After the exploits of Monterey Jazz, Immanuel Wilkins returns

There’s no official award for playing the most sets in a single Monterey Jazz Festival season, but Immanuel Wilkins made an impressive bid for the top honors last September.

Since the 24-year-old alto saxophonist released his 2020 Blue Note album ‘Omega’, which was widely hailed as the most impressive debut album of the year, he’s weathered the pandemic doldrums with one of the hottest young bands. most exciting of jazz and an invocation of ancestor book of original melodies.

His name seems to be popping up everywhere these days, and even with two stages instead of the usual five for Monterey’s abbreviated 2021 COVID schedule, Wilkins may have surpassed trumpeter Terence Blanchard’s previous record for festival ubiquity.

In addition to the three sets Wilkins played with his spectacular quartet on the food court side stage, he was a constant presence in the main arena, joining keyboardist Gerald Clayton for a light and airy funk/fusion program. and appeared as a guest soloist with the Next Generation Jazz Orchestra conducted by Clayton. Most memorably, he served as a lyrical foil to exuberant and charismatic Nashville keyboardist and vocalist Kandace Springs.

“This weekend was pretty ridiculous, I was literally running from stage to stage,” said Wilkins, who performs Feb. 18 at SFJAZZ’s Joe Henderson Lab, Feb. 20 at Bach Dancing & Dynamite Society and February 21 at the Kuumbwa Jazz Center.

He returns to California with his stupendous working quartet, the same group featured on “Omega” and its spiritually charged follow-up, “The 7th Hand,” which was released by Blue Note last month. While Wilkins doesn’t describe the new project as a sequel, the seven pieces generate an uncommon narrative force, encompassing birth, suffering, joy and transcendence.

Berkeley flautist Elena Pinderhughes, who performs at the SFJAZZ Miner Auditorium in drummer Terri Lyne Carrington’s band New Standards while Wilkins plays at the Joe Henderson Lab, contributes two tracks to “7th Hand.” She helps set the stage for the cathartic 26-minute conclusion, “Lift”, a piece created spontaneously by the band based on the previous six movements.

“I like to think of it as a song cycle or a set set, a ritual that we go through,” Wilkins said. “We are definitely following the streak. It deals with cells or patterns as a sequel, but this record is really an in-depth look at a band performance as we come to be a vessel. It’s less about the audience per se than about solving this problem.

Wilkins grew up in Upper Darby, Pennsylvania, just outside of Philadelphia. It’s no surprise that John Coltrane, who made his debut on the Philadelphia scene in the mid-1940s and remained closely tied to the city for the rest of his life, had a profound impact on the young viola player.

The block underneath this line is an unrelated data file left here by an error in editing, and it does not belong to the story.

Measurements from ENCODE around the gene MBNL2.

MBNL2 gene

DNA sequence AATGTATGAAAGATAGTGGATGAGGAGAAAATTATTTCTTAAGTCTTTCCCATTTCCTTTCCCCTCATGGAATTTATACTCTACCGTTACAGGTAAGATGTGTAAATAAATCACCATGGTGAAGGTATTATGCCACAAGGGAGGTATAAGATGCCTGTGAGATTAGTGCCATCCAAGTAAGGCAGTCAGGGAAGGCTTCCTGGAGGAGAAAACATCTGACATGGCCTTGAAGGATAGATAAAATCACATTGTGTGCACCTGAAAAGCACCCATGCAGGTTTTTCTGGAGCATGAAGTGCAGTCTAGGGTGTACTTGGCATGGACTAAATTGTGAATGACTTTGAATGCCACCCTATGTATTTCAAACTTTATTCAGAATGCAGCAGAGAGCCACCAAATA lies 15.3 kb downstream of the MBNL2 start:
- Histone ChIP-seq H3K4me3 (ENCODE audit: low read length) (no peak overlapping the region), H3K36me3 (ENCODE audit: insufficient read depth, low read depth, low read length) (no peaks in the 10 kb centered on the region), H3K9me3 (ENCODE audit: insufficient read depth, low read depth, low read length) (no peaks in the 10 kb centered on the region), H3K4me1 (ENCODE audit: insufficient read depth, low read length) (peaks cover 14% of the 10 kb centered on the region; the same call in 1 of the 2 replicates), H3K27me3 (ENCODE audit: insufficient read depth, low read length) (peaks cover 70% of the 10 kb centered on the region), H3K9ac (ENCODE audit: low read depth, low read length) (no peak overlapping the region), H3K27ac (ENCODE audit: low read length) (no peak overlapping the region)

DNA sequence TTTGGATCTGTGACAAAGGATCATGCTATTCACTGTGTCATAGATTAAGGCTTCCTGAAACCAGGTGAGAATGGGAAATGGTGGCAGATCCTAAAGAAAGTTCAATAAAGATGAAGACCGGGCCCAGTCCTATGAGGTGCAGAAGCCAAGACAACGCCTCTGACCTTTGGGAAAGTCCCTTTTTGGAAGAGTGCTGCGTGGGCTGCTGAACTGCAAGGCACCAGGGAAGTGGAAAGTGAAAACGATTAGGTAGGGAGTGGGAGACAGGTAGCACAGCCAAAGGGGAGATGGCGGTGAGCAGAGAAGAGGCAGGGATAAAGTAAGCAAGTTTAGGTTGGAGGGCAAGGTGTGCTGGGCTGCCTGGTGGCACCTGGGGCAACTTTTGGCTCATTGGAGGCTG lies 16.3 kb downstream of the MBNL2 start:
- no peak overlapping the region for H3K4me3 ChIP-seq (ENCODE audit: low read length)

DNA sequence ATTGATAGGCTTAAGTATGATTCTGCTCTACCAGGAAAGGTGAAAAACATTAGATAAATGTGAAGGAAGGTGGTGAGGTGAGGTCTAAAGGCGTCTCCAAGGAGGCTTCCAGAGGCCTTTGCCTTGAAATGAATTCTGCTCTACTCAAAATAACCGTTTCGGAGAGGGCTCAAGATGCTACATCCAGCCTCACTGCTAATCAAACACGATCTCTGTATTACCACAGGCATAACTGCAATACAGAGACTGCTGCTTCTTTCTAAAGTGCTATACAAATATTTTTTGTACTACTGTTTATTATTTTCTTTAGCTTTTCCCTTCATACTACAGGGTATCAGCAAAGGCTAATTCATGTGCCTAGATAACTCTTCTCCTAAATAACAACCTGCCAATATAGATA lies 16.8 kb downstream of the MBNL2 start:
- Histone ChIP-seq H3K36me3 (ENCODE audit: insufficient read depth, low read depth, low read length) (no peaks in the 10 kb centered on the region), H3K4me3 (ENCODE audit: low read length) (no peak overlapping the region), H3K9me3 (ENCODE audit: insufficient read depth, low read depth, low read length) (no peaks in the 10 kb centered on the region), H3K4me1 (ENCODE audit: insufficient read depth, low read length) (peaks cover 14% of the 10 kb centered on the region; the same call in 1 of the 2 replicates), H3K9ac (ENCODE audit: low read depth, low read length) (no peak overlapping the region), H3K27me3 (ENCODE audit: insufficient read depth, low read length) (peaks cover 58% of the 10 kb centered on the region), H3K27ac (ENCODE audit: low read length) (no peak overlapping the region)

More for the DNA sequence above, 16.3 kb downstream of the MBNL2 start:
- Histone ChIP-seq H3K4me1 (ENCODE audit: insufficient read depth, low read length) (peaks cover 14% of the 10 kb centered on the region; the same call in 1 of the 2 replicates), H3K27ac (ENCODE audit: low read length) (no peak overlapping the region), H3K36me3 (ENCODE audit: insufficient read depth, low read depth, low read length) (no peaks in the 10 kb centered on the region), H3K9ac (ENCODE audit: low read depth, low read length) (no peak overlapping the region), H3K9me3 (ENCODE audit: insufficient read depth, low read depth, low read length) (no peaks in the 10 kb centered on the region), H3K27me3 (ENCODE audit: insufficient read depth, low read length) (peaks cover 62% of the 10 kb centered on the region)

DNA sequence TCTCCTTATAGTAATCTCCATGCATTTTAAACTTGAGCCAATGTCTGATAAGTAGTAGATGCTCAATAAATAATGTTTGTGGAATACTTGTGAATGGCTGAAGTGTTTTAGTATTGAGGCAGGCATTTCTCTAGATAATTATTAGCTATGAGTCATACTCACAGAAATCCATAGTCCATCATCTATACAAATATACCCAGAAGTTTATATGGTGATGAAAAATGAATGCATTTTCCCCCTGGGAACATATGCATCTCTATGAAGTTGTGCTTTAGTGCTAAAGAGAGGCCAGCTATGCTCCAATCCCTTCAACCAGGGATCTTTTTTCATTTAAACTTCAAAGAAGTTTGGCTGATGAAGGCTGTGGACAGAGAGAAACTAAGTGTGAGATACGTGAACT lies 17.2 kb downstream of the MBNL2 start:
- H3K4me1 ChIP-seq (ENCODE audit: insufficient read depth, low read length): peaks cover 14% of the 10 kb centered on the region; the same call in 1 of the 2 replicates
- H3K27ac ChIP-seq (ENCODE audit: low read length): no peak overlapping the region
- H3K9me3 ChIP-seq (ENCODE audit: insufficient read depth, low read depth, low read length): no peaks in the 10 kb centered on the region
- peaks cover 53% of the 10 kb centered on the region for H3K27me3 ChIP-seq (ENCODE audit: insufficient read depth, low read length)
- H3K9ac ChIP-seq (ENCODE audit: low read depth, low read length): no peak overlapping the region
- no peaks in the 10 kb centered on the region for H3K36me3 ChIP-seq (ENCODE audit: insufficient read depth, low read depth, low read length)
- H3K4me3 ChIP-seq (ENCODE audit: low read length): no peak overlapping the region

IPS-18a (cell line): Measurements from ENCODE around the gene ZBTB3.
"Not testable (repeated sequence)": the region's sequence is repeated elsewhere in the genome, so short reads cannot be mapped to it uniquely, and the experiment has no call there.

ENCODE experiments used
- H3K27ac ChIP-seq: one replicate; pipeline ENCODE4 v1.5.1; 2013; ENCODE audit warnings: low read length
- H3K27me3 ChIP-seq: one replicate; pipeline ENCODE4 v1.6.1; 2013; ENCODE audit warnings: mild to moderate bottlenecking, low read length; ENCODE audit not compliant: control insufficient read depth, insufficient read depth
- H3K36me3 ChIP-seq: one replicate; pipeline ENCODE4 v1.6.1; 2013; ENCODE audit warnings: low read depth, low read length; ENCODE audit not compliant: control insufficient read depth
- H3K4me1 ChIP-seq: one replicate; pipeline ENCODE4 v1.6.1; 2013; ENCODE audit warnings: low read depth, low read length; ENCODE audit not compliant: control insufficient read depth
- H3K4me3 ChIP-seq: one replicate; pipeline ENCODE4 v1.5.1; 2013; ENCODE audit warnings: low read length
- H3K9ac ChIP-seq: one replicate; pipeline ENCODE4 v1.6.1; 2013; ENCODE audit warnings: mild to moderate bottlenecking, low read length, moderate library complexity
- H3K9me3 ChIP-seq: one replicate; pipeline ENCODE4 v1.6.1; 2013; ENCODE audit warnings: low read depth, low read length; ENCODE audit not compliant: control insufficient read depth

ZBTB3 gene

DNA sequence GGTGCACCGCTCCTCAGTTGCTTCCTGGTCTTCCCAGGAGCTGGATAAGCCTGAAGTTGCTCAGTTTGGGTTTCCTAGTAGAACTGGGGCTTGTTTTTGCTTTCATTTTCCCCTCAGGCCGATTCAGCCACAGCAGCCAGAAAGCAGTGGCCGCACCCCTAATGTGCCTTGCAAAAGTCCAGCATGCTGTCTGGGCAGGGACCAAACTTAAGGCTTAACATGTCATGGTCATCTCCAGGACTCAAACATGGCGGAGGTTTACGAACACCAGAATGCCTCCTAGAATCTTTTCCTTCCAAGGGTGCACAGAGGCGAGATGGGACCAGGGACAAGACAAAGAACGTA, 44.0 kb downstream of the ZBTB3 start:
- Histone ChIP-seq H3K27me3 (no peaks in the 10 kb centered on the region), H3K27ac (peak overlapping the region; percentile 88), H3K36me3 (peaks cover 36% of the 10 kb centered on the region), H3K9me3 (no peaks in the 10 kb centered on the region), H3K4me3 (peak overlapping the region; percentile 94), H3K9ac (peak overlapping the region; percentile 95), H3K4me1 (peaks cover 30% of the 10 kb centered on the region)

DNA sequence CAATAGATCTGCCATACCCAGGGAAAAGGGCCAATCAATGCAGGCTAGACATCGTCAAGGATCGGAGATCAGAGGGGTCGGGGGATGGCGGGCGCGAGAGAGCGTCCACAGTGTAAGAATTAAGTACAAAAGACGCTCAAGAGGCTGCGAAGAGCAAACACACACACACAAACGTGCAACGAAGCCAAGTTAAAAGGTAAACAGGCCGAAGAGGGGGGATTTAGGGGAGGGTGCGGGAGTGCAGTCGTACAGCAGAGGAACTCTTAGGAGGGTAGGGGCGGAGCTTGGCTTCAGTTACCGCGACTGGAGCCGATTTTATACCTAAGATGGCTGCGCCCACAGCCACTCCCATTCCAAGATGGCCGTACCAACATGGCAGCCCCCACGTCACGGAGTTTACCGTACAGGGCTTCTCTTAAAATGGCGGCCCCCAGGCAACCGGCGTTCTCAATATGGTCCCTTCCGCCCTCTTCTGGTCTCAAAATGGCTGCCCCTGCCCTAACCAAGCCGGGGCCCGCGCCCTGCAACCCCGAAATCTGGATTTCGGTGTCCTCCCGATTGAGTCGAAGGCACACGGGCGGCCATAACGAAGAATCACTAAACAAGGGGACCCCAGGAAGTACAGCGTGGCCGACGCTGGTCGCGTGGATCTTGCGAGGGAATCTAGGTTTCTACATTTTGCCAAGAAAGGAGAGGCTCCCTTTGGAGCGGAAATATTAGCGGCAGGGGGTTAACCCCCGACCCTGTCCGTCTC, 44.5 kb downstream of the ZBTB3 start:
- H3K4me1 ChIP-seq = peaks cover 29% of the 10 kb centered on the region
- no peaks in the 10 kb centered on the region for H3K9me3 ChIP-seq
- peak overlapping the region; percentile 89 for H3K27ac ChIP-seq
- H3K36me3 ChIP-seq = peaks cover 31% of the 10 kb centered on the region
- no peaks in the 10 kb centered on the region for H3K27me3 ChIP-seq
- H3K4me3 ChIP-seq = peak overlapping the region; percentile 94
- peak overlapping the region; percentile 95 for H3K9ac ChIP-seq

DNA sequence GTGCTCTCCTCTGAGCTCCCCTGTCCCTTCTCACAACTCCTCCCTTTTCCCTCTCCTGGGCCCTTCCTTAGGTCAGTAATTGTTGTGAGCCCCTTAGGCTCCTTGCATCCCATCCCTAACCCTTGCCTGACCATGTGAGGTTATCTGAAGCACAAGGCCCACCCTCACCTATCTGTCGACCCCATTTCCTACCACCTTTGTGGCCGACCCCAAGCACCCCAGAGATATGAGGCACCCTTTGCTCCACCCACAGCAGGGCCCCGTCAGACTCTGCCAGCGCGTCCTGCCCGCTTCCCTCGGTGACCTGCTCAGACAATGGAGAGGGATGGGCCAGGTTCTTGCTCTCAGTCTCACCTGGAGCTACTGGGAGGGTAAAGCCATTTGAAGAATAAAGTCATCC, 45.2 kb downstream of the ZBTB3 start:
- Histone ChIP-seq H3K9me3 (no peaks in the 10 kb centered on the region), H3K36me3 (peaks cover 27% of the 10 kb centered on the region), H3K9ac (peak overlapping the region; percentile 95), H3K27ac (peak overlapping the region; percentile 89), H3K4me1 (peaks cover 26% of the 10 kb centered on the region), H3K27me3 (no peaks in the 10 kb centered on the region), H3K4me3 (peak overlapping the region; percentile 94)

“You go to jam sessions and hear ‘Resolution’,” he said, referring to the second movement of Coltrane’s spiritual masterpiece “A Love Supreme.” “There was a feeling of trying to reach something higher in music, and a general consensus on the bandstand that you didn’t stop until you transcended something.”

In 2015, he moved to New York to study at Juilliard and bonded with pianist and MacArthur Scholar Jason Moran, who ended up producing Wilkins’ debut album (Moran performs at SFJAZZ on Sunday with Terri Lyne Carrington in a star quartet celebrating the late piano great Geri Allen).

Wilkins’ quartet is built on deep relationships, starting with bassist Daryl Johns, who was a teenage prodigy when they started playing together on Christian McBride’s Jazz House Kids program. Drummer and percussionist Kweku Sumbry, whose immersion in West African drum sets directly informs several tracks on “7th Hand”, lived with Wilkins in Harlem for three years. And pianist Micah Thomas is a fellow Juilliard, “one of those transformative players who can take any material and play it the way he wrote it,” Wilkins said.

In Monterey, Thomas was almost as busy as Wilkins, anchoring three sets led by brilliant Bahamian trumpeter Giveton Gelin (another band Wilkins sat with). An adventurous composer himself, he was drawn to the emotional power of Wilkins’ music.

“I absolutely loved his writing,” Thomas said. “It makes people want to work with him. We kind of grew musically together in terms of playing. When you start out, you want to sound like the bands you love, and in the quartet it feels like taking that and creating something from scratch.

Rooted in supremely fertile soil, Wilkins and his band conjure up music that reaches for the sky, drawing listeners into the enveloping maelstrom.

Contact Andrew Gilbert at [email protected]


IMMANUEL WILKINS

When or: 7 and 8:30 p.m. on February 18 at the SFJAZZ Center; San Francisco; $25; www.sfjazz.org; 4:30 p.m. Feb. 20 at Bach Dancing & Dynamite Society, Half Moon Bay; $35-$45 ($10 live stream); bachddsoc.org/calendar; 7 p.m. Feb. 21 at Kuumbwa Jazz Center, Santa Cruz;
$36.75 to $42; www.kuumbwajazz.org

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